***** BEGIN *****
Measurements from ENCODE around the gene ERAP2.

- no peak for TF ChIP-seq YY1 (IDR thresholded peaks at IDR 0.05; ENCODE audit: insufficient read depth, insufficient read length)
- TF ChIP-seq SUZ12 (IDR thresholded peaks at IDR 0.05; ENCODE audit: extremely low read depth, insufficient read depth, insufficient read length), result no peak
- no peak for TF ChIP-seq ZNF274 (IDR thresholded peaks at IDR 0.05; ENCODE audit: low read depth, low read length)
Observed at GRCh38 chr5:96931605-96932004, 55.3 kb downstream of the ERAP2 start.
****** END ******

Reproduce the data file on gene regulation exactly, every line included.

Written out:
Measurements from ENCODE around the gene ERAP2.

- no peak for TF ChIP-seq YY1 (IDR thresholded peaks at IDR 0.05; ENCODE audit: insufficient read depth, insufficient read length)
- TF ChIP-seq SUZ12 (IDR thresholded peaks at IDR 0.05; ENCODE audit: extremely low read depth, insufficient read depth, insufficient read length), result no peak
- no peak for TF ChIP-seq ZNF274 (IDR thresholded peaks at IDR 0.05; ENCODE audit: low read depth, low read length)
Observed at GRCh38 chr5:96931605-96932004, 55.3 kb downstream of the ERAP2 start.